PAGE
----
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The Chubu Guide Dog for the Blind Association based in Nagoya is working to build the nation’s first intensive care nursing home where elderly people and retired guide dogs can live together.

The association, which trains and provides guide dogs to visually impaired people in the Chubu region for free, is scouting for a quiet location in Aichi Prefecture with a hot springs. The facility is expected to cost at least ¥1 billion.

The association came up with the idea after finding that many seniors grieve when they are required to return their guide dogs.

“I know there is no other choice because I am blind and things become difficult as both (the dog and I) are getting old, but my heart is torn from having to say goodbye,” one senior told the association.

The association has around 60 guide dogs in the Chubu region and about five “retire” every year. Dogs are usually taken care of by volunteer families until they turn 1 year old. After about a year of training, those certified as guides start living with blind people from the age of 2. But they must retire after turning 12 (about 60 in human years), and spend the rest of their lives with volunteer families. They also must be returned if owners become incapable of caring for them.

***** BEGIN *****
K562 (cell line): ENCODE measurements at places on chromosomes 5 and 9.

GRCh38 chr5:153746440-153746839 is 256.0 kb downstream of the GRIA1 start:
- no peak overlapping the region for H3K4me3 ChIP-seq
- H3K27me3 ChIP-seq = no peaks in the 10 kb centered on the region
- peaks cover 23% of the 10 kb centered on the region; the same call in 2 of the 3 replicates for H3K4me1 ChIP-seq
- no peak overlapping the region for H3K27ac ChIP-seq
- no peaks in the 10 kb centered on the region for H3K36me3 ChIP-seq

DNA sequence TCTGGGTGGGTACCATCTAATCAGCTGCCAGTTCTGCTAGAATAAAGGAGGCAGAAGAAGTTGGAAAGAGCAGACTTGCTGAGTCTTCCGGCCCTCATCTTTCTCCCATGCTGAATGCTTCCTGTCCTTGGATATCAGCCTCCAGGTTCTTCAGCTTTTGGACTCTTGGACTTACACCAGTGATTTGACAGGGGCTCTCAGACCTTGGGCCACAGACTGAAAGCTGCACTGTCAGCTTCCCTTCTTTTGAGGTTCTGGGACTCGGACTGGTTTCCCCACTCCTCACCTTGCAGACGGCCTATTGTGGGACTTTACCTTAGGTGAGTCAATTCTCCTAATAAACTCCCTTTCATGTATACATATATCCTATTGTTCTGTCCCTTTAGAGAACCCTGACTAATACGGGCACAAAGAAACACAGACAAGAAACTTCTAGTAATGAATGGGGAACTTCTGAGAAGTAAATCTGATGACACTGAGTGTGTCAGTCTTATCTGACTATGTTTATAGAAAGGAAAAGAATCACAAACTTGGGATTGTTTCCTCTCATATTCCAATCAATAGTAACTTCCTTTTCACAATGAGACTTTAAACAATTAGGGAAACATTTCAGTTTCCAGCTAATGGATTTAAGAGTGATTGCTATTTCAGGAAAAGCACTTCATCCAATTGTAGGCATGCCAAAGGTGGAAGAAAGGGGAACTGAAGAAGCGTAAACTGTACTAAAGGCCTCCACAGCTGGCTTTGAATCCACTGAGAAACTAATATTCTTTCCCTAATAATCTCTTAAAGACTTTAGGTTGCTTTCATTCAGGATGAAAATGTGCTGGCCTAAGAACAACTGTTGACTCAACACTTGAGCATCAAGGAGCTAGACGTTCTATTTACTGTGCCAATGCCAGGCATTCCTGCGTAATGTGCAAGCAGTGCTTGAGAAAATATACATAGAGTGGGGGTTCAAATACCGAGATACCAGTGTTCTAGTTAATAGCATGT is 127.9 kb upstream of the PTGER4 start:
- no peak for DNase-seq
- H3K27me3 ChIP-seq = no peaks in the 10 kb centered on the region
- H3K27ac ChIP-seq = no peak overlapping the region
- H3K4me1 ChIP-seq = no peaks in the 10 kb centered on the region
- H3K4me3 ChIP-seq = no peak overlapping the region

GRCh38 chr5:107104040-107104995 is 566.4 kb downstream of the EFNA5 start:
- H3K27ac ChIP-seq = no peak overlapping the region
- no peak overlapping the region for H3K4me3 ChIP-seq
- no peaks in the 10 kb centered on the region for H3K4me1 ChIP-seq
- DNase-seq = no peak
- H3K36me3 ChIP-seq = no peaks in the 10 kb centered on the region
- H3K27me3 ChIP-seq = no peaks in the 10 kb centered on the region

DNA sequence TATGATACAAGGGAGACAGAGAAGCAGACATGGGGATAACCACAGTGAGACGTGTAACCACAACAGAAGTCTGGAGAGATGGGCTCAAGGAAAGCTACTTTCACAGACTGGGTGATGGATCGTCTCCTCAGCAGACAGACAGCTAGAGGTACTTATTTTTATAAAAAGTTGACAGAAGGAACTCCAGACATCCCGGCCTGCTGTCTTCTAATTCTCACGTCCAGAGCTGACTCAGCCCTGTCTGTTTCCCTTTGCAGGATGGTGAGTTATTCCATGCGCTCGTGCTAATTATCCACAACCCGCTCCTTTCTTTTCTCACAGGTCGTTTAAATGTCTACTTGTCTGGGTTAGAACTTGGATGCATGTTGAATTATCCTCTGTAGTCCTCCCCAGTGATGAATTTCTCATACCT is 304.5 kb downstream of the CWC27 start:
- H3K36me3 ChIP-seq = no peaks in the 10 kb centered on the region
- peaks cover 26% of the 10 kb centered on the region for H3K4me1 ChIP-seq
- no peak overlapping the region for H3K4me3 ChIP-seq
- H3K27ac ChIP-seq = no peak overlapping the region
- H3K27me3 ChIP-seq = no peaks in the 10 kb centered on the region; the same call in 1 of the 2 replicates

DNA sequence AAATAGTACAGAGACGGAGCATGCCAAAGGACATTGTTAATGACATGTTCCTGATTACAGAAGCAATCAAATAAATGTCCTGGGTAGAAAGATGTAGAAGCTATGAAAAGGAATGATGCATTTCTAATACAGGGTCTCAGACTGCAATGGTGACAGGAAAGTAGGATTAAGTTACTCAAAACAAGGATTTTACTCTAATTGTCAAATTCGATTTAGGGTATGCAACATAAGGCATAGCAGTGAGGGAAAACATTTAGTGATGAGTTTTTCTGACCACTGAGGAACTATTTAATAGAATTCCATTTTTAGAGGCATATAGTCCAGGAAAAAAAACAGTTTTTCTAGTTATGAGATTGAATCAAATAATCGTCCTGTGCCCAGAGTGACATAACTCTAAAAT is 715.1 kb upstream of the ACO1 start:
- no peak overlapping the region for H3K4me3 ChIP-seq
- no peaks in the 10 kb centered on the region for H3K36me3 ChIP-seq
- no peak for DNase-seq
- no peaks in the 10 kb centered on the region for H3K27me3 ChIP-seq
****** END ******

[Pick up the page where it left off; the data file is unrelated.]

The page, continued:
The rule is for the safety of both parties, but seniors find parting ways incredibly painful as the canines have become dearer than family.

“We have witnessed many cases where people age suddenly or become depressed after saying goodbye to their guide dogs,” an official said.

To resolve this situation, the association, which used to be incorporated, turned into a social welfare services corporation in 2013 so it could run intensive care nursing homes. It then began making concrete plans to build the unique facility.

The unique facility will have room for 80 and include a dog run, an onsen for both people and dogs, and a place where all can interact. If their health permits, the residents will be allowed to sleep with their dogs in their rooms.

Visually impaired seniors and guide dogs will be given priority, but other dog lovers and their pets will also be accepted.

“We want to find the best way to protect the irreplaceable bond between humans and dogs,” the association’s Managing Director Junji Tajima said.

For more information, contact the Chubu Guide Dog for the Blind Association at (052) 661-3111.

This section, appearing Tuesdays, features topics and issues from the Chubu region covered by the Chunichi Shimbun. The original article was published on May 23.

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